15. Thus, the Small Business Administration owed no contractual obligations to TAI or ISN, in connection with the Navy's offer letter or otherwise.

 D. The Navy Did Not Act In An Arbitrary And Capricious Manner

 16. The September 30, 1987 tripartite agreements between SMA, Navy and SBA provided only for an agreement to definitize (i.e., "price") the SNAP-II options before SMA's graduation date of October 21, 1987. The agreements did not bind SBA and the Navy through 1991, as plaintiffs allege.

 17. The plaintiffs have failed to prove that they are third party beneficiaries of a government contract because they have not demonstrated the government's promises were made for their direct and specific benefit. ATC Petroleum Inc. v. Sanders, 661 F. Supp. 182 (D.D.C. 1987).

 18. "Before an individual who is not a party to an agreement may sue for a breach of that agreement 'he must at least show that it was intended for his direct benefit'." Ables v. United States, 2 Cl. Ct. 494, 500 (1983).

 19. The plaintiffs have no entitlement to precontract costs because they have not demonstrated that the actions of the defendants induced them to incur these costs, or that the SBA and Navy employees had authority to do so. Contractors who deal with government employees have a duty to ascertain accurately the employees' actual authority as granted by applicable statute and regulations and may not rely upon the actions of employees who lack such authority. Inter-Tribal Council Nevada Inc., IBCA1234-12-78, 83-1 BCA16 433.

 E. Plaintiffs Were Not Denied Their Due Process Rights

 20. The Plaintiffs were not denied due process as they allege. They had knowledge of the published standard operating procedure, and were given an ample opportunity to present their views and be heard.

  21. The plaintiffs were not denied due process when the SBA failed to respond within 10 working days to the offer letter of the United States Navy. "The fundamental requirement of due process is the opportunity to be heard at a meaningful time and in a meaningful manner." Mathews v. Eldridge, 424 U.S. 319, 333, 47 L. Ed. 2d 18, 96 S. Ct. 893 (1976)(quoting Armstrong v. Manzo, 380 U.S. 545, 552, 14 L. Ed. 2d 62, 85 S. Ct. 1187 (1965)). The additional time was utilized by the Small Business Administration for the benefit of the plaintiffs, as well as other interested parties. The additional time permitted plaintiffs to make repeated detailed submissions to the Small Business Administration, and to meet with Small Business Administration officials. Moreover, plaintiffs stated that they "understood" the policy behind SOP para. 46(e). Plaintiffs were provided with ample opportunity to present their views before the SBA reached its final decision.

 F. Defendants Are Not Liable For Harm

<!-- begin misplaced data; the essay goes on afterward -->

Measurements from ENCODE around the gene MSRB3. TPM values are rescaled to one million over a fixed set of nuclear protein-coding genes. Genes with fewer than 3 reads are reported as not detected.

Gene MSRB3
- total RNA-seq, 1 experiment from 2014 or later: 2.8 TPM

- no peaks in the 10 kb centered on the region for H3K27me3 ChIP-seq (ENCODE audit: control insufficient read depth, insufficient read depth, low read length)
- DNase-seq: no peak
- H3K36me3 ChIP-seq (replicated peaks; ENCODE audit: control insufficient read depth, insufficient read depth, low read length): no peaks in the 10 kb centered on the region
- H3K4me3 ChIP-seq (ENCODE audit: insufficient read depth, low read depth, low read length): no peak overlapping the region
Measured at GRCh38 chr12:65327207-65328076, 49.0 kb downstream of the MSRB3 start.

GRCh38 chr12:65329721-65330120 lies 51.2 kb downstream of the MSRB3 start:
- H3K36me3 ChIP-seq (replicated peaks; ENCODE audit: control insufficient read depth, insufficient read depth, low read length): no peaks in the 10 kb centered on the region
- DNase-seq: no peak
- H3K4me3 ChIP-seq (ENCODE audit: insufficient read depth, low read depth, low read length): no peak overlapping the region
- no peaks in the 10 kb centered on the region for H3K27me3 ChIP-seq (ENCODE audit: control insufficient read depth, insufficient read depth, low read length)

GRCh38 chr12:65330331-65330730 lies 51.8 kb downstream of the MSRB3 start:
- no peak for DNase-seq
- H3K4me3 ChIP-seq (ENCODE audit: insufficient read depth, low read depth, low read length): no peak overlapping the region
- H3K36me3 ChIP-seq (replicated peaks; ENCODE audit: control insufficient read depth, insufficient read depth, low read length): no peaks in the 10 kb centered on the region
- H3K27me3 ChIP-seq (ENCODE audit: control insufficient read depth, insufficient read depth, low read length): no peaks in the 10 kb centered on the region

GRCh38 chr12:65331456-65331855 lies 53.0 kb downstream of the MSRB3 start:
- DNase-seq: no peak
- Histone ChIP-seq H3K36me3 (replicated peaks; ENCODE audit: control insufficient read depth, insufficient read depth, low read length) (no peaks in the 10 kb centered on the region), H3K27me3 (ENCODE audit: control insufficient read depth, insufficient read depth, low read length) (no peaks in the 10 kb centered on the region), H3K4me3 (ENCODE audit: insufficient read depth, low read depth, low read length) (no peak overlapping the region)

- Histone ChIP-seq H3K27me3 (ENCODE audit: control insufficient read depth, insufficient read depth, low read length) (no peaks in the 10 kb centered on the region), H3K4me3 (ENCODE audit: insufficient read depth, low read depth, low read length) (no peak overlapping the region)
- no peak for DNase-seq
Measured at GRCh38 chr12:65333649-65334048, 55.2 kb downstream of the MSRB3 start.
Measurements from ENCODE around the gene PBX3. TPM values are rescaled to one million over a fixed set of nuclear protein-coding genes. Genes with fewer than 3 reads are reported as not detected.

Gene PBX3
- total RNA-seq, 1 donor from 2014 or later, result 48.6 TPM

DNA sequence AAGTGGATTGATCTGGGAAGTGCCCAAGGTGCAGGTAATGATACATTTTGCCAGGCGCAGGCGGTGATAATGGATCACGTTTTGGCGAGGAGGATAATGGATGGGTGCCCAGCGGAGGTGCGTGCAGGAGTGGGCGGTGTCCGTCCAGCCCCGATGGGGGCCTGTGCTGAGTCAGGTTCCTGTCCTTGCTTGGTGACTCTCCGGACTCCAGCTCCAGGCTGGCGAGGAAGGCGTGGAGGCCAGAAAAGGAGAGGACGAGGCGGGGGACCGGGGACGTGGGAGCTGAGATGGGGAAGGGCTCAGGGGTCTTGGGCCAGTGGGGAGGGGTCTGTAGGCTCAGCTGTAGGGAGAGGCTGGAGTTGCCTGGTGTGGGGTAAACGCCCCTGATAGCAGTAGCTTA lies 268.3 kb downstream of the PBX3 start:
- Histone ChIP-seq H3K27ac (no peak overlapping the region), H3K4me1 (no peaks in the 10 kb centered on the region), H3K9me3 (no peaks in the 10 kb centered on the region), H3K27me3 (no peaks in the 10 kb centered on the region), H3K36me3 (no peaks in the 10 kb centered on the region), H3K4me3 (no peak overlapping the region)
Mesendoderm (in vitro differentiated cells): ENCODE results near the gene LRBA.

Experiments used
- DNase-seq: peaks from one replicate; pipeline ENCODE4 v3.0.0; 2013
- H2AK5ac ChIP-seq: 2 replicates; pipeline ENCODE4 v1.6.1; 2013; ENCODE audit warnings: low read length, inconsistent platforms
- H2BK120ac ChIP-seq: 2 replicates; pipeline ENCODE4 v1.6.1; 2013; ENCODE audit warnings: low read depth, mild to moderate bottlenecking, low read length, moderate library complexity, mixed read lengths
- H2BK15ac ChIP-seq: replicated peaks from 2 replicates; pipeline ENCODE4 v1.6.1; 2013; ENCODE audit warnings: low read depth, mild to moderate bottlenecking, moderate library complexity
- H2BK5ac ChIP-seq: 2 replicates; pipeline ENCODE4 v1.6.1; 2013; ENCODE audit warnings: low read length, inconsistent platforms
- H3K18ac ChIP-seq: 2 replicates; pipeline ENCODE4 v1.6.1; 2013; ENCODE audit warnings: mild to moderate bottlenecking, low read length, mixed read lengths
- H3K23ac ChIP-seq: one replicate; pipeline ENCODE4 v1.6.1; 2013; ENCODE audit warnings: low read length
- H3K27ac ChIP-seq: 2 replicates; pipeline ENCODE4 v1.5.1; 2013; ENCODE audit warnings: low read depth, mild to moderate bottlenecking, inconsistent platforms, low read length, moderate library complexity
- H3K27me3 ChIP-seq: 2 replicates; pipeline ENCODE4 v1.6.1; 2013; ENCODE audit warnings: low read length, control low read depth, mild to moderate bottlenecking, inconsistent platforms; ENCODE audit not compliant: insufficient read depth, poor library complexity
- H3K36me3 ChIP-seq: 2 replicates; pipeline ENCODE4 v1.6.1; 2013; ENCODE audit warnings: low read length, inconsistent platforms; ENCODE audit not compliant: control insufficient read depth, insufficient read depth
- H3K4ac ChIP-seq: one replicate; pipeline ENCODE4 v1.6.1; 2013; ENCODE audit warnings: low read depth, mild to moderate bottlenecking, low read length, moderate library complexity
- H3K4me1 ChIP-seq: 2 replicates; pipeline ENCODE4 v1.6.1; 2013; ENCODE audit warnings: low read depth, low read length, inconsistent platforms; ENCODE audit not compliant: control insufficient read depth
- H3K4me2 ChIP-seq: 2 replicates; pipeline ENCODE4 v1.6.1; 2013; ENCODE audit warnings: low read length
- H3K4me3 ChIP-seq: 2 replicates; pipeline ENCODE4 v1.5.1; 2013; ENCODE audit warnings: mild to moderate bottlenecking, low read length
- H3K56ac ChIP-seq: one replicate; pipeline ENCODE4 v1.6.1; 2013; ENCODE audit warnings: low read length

22. The federal officials acting in accordance with SOP para. 46(e) are not liable for any harm or damages that plaintiffs may have suffered. The conduct of the SBA officials in reviewing the SNAP-II contract was clearly "discretionary" in nature and "within the outer perimeters" of their official duties. Westfall v. Erwin, 484 U.S. 292, 108 S. Ct. 580, 98 L. Ed. 2d 619 (1988). Thus, defendants Abdnor, Webber and Gonzalez are not liable under the analysis set forth in Westfall, 108 S. Ct. at 585.

 G. Plaintiffs Were Not De Facto Suspended From The 8(a) Program

 23. Plaintiffs' allegation that TAI has been " de facto " suspended from the 8(a) program lacks merit. Plaintiffs assert that TAI is entitled to an extension of its graduation date pursuant to 13 C.F.R. § 124.113(c). That provision states in relevant part that:

 

If all program assistance to a section 8(a) business concern has been suspended under these regulations, and that concern's participation in the program is not terminated, an amount of time equal to the duration of the suspension will be added to the concern's fixed program participation term (emphasis added).

 TAI has failed to offer any evidence that "all" program assistance to it has been suspended or terminated.

 H. SBA Did Not Violate The National Defense Authorization Act for FY 1989 & 1990, Pub. Law 100-180, Section 806(b)(f) or DOD Policy

 24. The plaintiffs have not shown that the Small Business Administration violated either the Department of Defense (DOD) policy to retain the level of 8(a) contracts, or the National Defense Authorization Act for FY 1989 & 1990, Pub. Law 100-180, by allowing competitive bidding on the SNAP-II contract under the Navy's small and disadvantaged business program. In any case, SBA is not bound by DOD policy.

 Thus, plaintiffs are not entitled to judgment pursuant to any of their eight (8) counts.

 An order consistent with the foregoing has been entered this day.

 ORDER - April 21, 1988, Filed

 In accordance with the Findings of Fact and Conclusions of Law issued this 21st day of April 1988, it is

 ORDERED that this case be dismissed with prejudice.